Jenny’s Business Book Club Reviews

I have been reading numerous books to increase my knowledge about how to run an environmentally conscious, service-orientated, financially successful, charitable committed, social media savvy, fun to work for, community-promoting hotel located in an historic building on the oldest hotel site in the country, and employing some of the longest tenured staff in the industry. While writing this, I immediately see not only what a challenge this is, but ask myself, is it even possible? Most of our key staff shudder when I mention another book I am excited about; they know what this really means is not only more work for them, but more effort at gracefully talking me out of whatever new, possibly crazed, idea I want to discuss.

I started my “homework” by re-reading Good to Great by Jim Collins. It was the industry’s required reading when it was published in the late ’80s, and it is still a very viable tool in helping to analyze whether or not you have the right people “on you bus” — and if they are in the right seats on your bus. Although many of the companies Collins holds up as models are no longer in business, or are no longer ones to emulate, the book still provides solid advice to help determine if people are happy in what they are doing, if they are effective, and even if they are in the right job.

Another book  I recommend to anyone in a service business is Setting the Table by Danny Meyer. Though he runs many successful restaurants in New York most of his concepts and creative suggestions are easily applied to any type of hospitality business. Our restaurant staff read this book and found helpful hints throughout. Meyer often uses humor to solve some of the thorniest service problems, and couldn’t we all use a lesson in using humor instead of anger when it comes to dealing with conflict.

After reading Groundswell, by Josh Bernoff and Charlene Li, part of the Forrester Research team, I decided to start this blog. Groundswell delves into the various aspects of social media and helped me understand some of its basic concepts and terminology. It also made me realize that La Fonda had been — and would be — defined in the market by others instead of ourselves if we were not proactive in this area. So, I decided that we needed to be more socially media savvy, and I am taking the time to write this blog. It is a small start and another step in La Fonda’s entry into this vast social media world. I would recommend this book to anyone like me who did not grow up with a computer in my grade school classroom and who has, to date, refused to personally participate in Facebook or Twitter. It certainly brings to light the pitfalls a company can face (not to mention lost opportunities) by not understanding or participating in today’s new social media “groundswell”.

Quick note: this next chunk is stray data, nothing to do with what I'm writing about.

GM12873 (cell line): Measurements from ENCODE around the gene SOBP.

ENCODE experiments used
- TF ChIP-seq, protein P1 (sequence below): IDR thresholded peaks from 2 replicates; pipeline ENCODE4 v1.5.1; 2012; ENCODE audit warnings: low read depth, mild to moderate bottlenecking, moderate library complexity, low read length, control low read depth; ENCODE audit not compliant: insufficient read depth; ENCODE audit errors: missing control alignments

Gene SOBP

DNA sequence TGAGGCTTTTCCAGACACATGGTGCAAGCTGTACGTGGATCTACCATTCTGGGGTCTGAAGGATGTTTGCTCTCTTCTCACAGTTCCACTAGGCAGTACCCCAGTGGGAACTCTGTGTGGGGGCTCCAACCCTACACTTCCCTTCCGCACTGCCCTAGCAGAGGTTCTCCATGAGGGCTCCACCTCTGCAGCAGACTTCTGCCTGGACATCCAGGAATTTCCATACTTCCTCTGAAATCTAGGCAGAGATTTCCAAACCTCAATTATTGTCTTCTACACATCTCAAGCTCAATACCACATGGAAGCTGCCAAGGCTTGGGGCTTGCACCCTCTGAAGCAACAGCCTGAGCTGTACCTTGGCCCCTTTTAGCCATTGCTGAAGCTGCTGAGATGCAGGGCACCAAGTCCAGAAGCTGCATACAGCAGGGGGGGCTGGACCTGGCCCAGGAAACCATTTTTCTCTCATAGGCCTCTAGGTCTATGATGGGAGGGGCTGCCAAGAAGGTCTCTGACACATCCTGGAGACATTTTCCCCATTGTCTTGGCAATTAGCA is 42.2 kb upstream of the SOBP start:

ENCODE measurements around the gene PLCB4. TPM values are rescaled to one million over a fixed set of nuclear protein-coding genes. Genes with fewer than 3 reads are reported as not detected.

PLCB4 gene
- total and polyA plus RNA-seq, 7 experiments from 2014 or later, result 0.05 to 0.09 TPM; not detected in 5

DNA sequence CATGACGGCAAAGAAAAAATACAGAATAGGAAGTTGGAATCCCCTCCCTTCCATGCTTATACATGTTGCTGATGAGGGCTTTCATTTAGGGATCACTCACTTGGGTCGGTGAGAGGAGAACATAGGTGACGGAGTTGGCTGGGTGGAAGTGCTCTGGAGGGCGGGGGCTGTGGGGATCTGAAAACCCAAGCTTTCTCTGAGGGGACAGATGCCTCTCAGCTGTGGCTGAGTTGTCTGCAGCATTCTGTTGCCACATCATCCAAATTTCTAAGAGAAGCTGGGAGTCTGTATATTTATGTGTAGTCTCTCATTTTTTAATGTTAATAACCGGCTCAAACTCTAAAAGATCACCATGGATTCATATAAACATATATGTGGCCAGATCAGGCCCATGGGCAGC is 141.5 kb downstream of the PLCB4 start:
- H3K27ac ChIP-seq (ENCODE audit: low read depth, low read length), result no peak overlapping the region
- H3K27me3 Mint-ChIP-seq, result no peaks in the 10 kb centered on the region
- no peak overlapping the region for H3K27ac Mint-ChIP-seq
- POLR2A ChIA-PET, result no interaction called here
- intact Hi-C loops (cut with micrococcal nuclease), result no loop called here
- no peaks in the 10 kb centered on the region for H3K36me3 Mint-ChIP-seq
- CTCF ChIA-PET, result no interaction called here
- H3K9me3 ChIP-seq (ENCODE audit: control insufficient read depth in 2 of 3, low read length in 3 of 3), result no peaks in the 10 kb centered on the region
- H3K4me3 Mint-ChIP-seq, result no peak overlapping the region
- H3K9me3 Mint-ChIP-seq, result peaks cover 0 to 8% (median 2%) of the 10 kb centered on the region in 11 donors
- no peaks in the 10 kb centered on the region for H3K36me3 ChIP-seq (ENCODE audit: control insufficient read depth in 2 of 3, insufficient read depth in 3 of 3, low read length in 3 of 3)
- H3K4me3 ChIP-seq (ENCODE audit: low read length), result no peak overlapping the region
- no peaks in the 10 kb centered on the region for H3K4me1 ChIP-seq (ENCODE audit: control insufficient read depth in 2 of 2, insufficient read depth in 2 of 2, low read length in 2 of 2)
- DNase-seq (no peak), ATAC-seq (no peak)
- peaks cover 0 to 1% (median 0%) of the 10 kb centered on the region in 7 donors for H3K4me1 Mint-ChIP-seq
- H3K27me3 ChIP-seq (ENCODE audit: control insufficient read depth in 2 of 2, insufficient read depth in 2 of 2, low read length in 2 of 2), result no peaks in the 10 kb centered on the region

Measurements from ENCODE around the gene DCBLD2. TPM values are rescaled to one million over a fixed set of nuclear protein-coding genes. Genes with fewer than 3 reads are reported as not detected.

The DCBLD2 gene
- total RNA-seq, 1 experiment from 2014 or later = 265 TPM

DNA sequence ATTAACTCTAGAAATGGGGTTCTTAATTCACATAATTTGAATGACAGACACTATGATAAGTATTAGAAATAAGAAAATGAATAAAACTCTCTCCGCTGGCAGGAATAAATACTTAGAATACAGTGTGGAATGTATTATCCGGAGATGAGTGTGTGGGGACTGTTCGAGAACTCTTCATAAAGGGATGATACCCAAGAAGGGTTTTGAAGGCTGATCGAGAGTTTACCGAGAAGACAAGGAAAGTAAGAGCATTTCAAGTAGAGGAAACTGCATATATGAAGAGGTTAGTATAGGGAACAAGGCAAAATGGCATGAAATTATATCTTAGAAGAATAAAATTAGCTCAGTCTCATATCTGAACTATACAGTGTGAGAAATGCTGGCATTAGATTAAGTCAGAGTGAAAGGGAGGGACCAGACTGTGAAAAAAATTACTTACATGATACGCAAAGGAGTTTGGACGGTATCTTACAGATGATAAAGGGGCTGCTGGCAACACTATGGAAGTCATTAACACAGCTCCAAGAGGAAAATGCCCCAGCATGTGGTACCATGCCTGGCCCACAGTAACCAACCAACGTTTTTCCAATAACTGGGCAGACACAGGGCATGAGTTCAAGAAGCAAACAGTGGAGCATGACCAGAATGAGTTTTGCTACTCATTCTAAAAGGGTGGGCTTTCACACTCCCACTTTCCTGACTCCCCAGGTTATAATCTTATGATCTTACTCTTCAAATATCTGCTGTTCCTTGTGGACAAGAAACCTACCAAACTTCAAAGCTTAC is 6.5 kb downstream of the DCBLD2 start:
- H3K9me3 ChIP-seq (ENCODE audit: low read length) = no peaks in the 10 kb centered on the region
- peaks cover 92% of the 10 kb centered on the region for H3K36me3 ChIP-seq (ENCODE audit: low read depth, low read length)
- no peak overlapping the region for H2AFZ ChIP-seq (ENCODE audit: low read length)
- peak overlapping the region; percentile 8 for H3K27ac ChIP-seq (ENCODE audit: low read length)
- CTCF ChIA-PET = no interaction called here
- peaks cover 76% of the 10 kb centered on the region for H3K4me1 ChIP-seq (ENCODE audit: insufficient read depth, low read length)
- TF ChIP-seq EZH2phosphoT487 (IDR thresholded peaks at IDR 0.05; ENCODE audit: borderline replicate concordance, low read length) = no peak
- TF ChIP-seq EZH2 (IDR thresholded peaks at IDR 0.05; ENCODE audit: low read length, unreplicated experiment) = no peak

I read Change by Design by Tim Brown this week. After reading this book, I searched the internet and found that the author participated in one of the Ted Talks, so if you are not a quick reader or learn better by listening to a lecture, then save yourself some time and click here to hear his 16-minute synopsis of design thinking. This book is less targeted at service-orientated companies such as La Fonda, and more at those that design and make things. Nonetheless, there are still many pearls of wisdom about applying the art of innovation to a customer-driven organization, as well as using design thinking principles to tackle pressing world issues instead of just redesigning fashion and gadgets.

I also suggest anything written by Malcolm Gladwell, including Blink, The Tipping Point and Outliers. Each of these books will make you think or see something in a different light. Gladwell has an amazing ability to simplify very complicated subjects, making them easy to understand.

The Snowball: Warren Buffet and the Business of Life by Alice Schroeder is a surprisingly interesting page turner that tells the unlikely story of the Oracle from Omaha. This story continues to unfold since Buffett has not rested on his money-making laurels but continues to put it all on the line again with his recent investment in Burlington Northern Santa Fe Corp.

Next on my reading list is Too Big to Fail by Andrew Roos Sorkin, as well as The Big Short, by Michael Lewis. More reviews to come…


One Response to “Jenny’s Business Book Club Reviews”

  1. Leslie Kern Says:

    I would also recommend MOVE THE WORLD by Dean M. Brenner and WOODEN ON LEADERSHIP by John Wooden as good readings for managers. For book club people, my most recent favorite is THE HELP by Kathryn Stockett, a wonderful novel.

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